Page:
2. Apolo Ohno
He grew up in Seattle, 110 miles from Vancouver. Ohno nearly retired after the 2006 Games, where he medaled three times, including gold in the 500 meters. But the chance to compete so close to home lured him to try for a third Olympics. He has five medals (two gold, one silver, two bronze) in wildly unpredictable short-track speedskating, which ties him with legendary long-tracker Eric Heiden as the most-decorated U.S. male winter Olympian. After 2006, Ohno proved he could do more than go left in tight circles. His celebrity status got a boost from his spin as champion of "Dancing with the Stars."
It's the ski version of snowboardcross, which made its debut in Torino (snowboarders hurtle shoulder-to-shoulder down a steep course of sharp turns, rollers and big jumps. First to the finish wins). Snowboardcross was wildly popular in Italy, where American Lindsey Jacobellis hot-dogged her way from gold to silver after falling before the finish. In skiercross, new in 2010, racers go faster, jump higher and have more moving parts to tangle. Result? More mayhem, and probably less hot-dogging. Daron Rahlves, who won more World Cup downhill and super-G titles than anyone in U.S. ski history, converted to skiercross after retiring from traditional racing and is trying to earn a berth in the Games.
4. Skating's new names
Move aside, Michelle Kwan and Sasha Cohen. Figure skating's fresh-faced youngsters have time, and timing, on their side: Mirai Nagasu, 14; Rachael Flatt, 15; Ashley Wagner, 16; Caroline Zhang, 14. They swept the top four places at last month's U.S. Championships. All but Wagner are too young to skate in next month's World Championships, but good enough to generate buzz about American medal chances in 2010. Kimmie Meissner, the 2006 world champ, was the Olympic heir apparent to Kwan and Cohen. But Meissner, 18, recently changed coaches after finishing a shocking seventh at nationals. If the kids continue to develop and Meissner finds her game, that could make for an intriguing U.S. lineup for Vancouver.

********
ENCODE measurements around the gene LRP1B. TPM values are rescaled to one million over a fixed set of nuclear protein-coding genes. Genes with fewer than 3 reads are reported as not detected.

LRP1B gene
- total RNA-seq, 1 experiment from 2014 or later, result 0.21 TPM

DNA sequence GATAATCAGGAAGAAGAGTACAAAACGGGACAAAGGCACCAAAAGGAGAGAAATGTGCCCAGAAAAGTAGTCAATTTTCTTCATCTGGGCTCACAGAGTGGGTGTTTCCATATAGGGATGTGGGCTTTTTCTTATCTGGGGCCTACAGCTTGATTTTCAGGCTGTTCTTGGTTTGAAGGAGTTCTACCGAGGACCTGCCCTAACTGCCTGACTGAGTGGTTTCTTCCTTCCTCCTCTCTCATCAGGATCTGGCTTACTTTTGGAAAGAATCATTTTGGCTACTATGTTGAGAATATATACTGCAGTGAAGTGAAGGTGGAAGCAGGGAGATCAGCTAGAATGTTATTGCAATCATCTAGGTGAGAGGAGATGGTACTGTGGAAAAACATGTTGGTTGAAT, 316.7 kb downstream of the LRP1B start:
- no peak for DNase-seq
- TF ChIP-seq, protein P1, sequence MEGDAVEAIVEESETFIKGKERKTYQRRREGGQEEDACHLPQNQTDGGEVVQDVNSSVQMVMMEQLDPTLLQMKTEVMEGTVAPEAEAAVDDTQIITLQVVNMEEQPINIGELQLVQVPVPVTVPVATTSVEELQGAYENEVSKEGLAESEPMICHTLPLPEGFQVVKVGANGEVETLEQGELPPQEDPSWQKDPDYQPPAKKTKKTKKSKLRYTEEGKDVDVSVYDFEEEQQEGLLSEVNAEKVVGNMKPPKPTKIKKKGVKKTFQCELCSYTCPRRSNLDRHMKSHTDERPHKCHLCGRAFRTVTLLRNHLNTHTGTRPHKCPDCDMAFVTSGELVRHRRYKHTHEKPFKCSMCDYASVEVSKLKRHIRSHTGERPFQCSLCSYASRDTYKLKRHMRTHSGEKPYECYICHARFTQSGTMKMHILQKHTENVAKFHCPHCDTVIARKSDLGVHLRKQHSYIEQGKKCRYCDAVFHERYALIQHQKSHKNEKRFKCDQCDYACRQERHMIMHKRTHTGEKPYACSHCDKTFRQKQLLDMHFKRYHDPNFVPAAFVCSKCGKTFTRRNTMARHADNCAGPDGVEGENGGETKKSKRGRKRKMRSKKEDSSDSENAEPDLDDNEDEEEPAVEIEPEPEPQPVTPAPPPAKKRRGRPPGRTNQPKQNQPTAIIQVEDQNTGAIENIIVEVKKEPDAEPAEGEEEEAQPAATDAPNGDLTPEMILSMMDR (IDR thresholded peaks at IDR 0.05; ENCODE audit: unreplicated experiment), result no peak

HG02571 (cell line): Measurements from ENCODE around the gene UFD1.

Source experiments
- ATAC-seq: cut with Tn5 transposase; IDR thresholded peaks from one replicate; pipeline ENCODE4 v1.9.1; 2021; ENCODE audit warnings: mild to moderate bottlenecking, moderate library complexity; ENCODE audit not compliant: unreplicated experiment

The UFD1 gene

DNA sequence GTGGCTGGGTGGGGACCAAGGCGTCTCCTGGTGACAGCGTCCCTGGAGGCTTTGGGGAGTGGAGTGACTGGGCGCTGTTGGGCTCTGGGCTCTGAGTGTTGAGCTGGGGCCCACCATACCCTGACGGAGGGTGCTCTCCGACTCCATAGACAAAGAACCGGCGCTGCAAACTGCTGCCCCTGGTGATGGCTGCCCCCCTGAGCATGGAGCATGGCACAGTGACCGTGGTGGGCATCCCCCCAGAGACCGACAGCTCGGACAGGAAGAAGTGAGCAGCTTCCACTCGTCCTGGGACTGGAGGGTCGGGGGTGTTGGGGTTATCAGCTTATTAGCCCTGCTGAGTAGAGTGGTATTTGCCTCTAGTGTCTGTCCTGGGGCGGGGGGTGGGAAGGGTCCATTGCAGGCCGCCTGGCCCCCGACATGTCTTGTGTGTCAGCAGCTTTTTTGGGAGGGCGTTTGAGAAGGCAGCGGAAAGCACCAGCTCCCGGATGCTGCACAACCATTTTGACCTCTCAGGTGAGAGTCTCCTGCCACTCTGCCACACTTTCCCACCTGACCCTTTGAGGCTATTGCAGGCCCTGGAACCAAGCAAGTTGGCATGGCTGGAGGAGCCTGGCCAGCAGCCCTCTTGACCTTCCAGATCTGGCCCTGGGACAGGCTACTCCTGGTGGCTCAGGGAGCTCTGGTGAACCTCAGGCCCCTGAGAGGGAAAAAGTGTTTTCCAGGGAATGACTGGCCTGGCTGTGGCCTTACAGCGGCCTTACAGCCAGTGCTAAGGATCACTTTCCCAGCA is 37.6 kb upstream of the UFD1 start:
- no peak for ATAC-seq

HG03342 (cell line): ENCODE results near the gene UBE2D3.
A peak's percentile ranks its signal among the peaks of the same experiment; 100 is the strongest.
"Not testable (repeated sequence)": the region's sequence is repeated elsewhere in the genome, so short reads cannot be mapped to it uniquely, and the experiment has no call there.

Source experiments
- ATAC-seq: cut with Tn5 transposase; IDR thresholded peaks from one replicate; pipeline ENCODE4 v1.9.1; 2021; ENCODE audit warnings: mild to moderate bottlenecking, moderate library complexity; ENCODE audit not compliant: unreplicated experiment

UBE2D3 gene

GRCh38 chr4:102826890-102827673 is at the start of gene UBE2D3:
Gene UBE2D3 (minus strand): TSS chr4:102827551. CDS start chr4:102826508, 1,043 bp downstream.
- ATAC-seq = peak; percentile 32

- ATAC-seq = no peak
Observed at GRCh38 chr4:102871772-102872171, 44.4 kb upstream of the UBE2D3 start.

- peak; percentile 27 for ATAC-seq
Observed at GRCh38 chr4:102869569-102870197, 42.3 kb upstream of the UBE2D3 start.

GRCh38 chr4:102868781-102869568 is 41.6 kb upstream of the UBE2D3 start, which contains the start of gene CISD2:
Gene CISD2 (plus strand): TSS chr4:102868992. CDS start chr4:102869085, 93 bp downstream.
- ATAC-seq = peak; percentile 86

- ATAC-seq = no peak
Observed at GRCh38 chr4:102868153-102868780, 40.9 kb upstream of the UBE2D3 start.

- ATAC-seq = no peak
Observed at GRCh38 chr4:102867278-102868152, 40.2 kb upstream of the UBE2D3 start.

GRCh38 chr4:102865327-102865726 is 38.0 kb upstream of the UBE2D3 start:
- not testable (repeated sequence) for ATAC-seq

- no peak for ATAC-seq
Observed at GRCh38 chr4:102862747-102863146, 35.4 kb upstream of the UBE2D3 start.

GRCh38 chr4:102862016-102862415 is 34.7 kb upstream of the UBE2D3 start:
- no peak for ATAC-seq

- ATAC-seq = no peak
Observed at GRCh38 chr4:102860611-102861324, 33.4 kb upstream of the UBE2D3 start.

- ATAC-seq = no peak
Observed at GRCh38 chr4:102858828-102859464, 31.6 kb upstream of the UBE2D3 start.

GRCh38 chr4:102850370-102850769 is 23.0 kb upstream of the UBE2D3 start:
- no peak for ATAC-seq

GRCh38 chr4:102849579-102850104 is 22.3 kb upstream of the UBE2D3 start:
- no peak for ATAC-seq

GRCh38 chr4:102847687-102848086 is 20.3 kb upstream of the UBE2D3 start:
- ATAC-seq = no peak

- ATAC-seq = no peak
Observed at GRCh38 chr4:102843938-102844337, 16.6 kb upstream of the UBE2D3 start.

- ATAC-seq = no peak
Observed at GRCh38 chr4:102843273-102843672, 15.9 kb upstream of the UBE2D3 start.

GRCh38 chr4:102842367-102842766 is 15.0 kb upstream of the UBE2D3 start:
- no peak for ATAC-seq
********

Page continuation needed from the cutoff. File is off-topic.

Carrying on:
5. Time zone
Vancouver marks the Olympics' return to the North American time zone for the first time since 2002. NBC has to be hoping for improvement after poor TV ratings in Torino, partially blamed on subpar results by hyped U.S. athletes (an injured Kwan and medal-less Bode Miller) and tape-delayed prime-time broadcasts, which sometimes meant viewers watching an event 12 or more hours after finding out who won.
While Beijing is expected to play before a full house each day this August, the 2004 Summer Games in Athens, the birthplace of the Olympics, was plagued by empty seats at many venues. So was Torino, where sponsors and partners purchased blocks of tickets, but then didn't show. Priestner Allinger expects seats to be packed for Vancouver's ceremonies and all events.
"We're committed to have a strategy in place to have every seat full and every ticket sold at Games' time," said Priestner Allinger, adding that the committee is developing a ticket redistribution plan in case of no-shows. As for TV ratings, viewers are tuning out. Torino was the least-watched Winter Games since at least 1988 (Calgary), with the closing ceremony on NBC watched by 14 million viewers, half that of that night's "Dancing with the Stars" finale. The Winter Games found itself behind shows like "Lost," "Survivor" and "Desperate Housewives" in the ratings on some nights. Priestner Allinger believes pre-Games buildup, promos and Internet involvement, along with the favorable time zone and the new sport of skiercross, will help get viewers to watch again.
Meri-Jo Borzilleri, a freelance writer based in Bellingham, Wash., is a contributor to ESPN.com.